Confucianism was often practiced with other religions, as it was not a religion itself. - Often practiced with Buddhism. Extensively used in governmental jobs. - Civil service examinations tested Confucian ideals. However, did not spread far beyond the borders of China, due to the fact it was integrated with Chinese culture itself.

12 Neo- Confucianism And Neo-Confucianism
- Example of how Confucianism can be practiced at the same time with other religions, in this case Buddhism. - Transformed Confucian thought from dealing with politics and morality to thoughts on logic and metaphysics. - Zhu Xi ( C.E) well known Neo-Confucian scholar. However, not all Confucians liked Buddhism, often persecuted followers. Neo - Confucianism would later spread to Korea and eventually Japan. - Tokugawa Shogunate During Tang and Song China ( C.E), Buddhism was formally introduced to China via Silk roads Note: Buddhism was introduced earlier during the Han Dynasty, but not significantly. - During this period, Buddhism began grabbing the attentions of many Chinese as it preached of salvation, a term unknown to Confucianism. After a period of time new syncretic faiths began to emerge. Primarily: - Chan Buddhism: Buddhism with Chinese values.

13 Document one: In defense of Buddhism
The questioner said: If the way of the Buddha is the greatest and most venerable of ways, why did Yao, Shun, the Duke of Chou, and Confucius not practice it? In the seven Classics one sees no mention of it. You, sir are fond of the Book of Odes and the Book of History, and you take please in rites and music. Why, then, do you love the way of the Buddha and rejoice in outlandish arts? Can they exceed the Classics and commentaries and beautify the accomplishments of the sages? Mou Tzu [a Chinese Buddhist] said: All written works need not necessarily be the words of Confucius, and all medicine does not necessarily consist of the words of the formulae of [the famous physician]. To compare them to the Buddha would be like comparing a white deer to a unicorn, or a swallow to a phoenix. Yao Shun, the Duke of Chou, and Confucius learned even from such teachers as these. How much less, then, may one reject the Buddha, whose distinguishing marks are extraordinary and whose superhuman powers know no bounds! How may one reject him and refuse to learn from him? The records and teachings of the Five Classics do not contain everything. Even if the Buddha is not mentioned in them, what occasion is there for suspicion? Anonymous Chinese Scholar, “The Disposition of Error,” China, Circa 500 C.E. Themes: Development and interaction of cultures Compares Buddhist values to Confucian values Here, Chinese Buddhist describes the close relationship between the two ideologies.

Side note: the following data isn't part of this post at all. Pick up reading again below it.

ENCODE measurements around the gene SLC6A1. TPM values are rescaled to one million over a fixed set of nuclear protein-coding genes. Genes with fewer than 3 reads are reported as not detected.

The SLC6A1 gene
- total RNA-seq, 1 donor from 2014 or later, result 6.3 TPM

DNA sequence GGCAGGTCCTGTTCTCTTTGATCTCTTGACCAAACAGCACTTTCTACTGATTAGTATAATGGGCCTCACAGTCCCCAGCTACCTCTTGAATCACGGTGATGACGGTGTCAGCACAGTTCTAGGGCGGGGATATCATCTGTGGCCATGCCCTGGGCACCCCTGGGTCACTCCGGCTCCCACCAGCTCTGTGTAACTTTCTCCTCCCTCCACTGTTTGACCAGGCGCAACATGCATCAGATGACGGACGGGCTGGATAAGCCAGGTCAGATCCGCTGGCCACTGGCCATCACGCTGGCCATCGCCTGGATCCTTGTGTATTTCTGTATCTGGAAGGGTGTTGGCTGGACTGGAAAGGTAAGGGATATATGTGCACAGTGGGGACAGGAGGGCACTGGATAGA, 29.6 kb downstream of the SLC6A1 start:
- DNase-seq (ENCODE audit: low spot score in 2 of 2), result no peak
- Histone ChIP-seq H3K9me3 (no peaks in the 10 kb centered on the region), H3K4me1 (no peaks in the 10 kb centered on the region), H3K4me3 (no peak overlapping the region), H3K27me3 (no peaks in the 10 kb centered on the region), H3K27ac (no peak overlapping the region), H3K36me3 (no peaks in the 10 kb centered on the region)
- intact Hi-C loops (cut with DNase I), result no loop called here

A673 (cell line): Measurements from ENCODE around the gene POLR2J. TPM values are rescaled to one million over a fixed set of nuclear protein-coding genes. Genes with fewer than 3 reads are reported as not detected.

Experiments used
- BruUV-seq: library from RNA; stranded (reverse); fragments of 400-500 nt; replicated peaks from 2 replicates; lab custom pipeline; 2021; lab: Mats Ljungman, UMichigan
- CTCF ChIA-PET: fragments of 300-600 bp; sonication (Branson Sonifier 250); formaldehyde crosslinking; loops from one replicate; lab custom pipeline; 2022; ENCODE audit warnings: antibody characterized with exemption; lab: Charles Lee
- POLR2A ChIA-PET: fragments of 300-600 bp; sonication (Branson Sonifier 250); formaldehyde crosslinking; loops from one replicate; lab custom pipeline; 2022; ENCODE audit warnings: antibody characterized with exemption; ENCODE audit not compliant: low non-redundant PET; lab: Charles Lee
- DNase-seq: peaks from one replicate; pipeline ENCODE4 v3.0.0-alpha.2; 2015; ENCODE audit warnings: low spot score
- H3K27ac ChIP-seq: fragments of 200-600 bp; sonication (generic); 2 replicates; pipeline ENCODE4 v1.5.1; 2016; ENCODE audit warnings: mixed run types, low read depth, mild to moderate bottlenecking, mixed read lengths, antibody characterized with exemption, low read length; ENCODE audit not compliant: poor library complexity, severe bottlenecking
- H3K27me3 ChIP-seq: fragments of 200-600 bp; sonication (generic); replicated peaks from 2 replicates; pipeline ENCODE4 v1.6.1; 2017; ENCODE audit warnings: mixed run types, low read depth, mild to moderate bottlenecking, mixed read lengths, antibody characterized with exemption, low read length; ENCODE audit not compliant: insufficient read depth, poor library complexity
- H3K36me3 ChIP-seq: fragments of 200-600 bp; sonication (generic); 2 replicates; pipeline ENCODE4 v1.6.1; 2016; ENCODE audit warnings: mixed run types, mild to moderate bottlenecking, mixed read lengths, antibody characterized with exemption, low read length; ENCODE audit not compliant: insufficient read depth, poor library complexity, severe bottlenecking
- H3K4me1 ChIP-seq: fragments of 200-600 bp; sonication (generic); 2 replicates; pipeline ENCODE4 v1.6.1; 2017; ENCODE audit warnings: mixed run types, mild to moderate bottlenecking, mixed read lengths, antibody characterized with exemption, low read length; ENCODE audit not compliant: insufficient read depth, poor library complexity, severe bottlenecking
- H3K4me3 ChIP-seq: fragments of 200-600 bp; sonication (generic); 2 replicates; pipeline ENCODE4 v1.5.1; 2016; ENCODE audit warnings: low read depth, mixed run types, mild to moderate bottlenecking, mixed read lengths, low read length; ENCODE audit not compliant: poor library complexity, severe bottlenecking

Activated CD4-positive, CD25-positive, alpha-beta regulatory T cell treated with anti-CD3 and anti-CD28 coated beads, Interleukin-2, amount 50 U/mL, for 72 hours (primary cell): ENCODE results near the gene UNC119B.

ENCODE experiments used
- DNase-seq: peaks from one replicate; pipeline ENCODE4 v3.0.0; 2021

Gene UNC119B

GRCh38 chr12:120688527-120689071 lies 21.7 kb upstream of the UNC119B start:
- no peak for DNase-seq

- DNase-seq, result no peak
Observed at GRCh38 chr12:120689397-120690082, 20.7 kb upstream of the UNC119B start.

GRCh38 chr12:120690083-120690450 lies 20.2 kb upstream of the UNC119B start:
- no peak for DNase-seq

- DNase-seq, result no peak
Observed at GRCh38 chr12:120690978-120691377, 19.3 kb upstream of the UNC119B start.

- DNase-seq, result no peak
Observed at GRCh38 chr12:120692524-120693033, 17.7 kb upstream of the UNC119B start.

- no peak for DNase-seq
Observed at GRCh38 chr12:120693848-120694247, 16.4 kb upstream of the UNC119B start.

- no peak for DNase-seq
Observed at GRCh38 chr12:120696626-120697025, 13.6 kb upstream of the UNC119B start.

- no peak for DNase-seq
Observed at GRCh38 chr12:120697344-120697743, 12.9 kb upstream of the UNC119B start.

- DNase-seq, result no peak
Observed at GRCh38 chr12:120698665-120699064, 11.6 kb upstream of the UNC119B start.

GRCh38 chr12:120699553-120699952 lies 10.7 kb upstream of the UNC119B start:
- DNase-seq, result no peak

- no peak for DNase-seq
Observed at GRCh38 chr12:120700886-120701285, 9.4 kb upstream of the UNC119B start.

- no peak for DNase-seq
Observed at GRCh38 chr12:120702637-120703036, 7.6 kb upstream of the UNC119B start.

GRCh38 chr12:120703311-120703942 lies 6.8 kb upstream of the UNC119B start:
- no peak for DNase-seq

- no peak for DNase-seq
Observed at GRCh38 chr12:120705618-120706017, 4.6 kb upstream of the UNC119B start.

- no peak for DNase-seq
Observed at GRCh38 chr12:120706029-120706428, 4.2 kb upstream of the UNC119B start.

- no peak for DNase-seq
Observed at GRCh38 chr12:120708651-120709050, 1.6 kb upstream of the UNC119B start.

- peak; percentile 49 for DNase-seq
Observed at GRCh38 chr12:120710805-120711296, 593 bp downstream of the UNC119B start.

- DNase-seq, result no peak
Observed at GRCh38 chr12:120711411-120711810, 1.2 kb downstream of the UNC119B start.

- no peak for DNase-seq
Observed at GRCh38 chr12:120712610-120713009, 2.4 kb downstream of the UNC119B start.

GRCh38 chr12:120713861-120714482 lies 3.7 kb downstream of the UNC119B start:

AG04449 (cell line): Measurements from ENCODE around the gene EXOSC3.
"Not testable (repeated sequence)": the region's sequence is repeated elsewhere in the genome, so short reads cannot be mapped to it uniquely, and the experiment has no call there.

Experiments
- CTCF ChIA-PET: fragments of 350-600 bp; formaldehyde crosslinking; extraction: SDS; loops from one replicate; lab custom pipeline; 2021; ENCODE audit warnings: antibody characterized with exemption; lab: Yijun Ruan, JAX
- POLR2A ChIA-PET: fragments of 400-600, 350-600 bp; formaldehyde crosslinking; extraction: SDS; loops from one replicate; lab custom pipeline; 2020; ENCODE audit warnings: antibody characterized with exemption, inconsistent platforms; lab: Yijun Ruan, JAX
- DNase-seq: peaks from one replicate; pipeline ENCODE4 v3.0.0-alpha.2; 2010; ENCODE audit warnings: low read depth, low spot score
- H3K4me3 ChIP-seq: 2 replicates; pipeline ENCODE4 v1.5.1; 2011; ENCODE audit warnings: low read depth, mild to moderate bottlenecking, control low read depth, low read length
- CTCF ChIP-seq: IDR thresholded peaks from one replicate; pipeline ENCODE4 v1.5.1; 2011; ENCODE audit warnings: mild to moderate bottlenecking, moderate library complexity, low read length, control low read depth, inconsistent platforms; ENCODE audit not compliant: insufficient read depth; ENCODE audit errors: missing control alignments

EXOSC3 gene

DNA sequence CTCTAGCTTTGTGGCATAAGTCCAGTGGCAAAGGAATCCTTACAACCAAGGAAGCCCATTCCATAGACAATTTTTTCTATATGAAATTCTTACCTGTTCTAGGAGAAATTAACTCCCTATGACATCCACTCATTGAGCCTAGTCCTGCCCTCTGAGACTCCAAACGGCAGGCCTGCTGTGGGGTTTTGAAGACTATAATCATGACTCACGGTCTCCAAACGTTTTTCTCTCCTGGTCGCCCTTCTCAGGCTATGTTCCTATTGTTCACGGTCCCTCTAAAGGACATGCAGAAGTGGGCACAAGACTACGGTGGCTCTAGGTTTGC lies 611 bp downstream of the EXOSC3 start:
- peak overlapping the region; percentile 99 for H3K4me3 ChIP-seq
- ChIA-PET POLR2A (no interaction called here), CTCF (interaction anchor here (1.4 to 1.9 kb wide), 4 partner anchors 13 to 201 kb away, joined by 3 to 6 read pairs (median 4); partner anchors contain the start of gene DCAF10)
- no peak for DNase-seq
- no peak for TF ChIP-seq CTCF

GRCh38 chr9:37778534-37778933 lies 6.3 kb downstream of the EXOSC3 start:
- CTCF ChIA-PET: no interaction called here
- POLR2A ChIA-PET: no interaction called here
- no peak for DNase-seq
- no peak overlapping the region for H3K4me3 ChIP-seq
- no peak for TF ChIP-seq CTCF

14 Document two: Memorial on Buddhism
Now the Buddha was of barbarian origin. His language differed from Chinese speech; his clothes were of a different cut; his mouth did not pronounce the prescribed words of the Former Kings, his body was not clad in the garments prescribed by the Former Kings. He did not recognize the relationship between prince and subject, nor the sentiments of father and son. Let us suppose him to be living today, and that he come to court at the capital as an emissary of his country. Your Majesty would receive him courteously. But only one interview in the audience chamber, one banquet in his honor, one gift of clothing, and he would be escorted under guard to the border that he might not mislead the masses. Han Yu, Confucian Scholar, 819 C.E Theme: Development and interaction of cultures Discredits Buddha, does believes he is significant Points out the obvious cultural differences. Says that the Emperor would , if he met Buddha, most likely banish him.

15 The End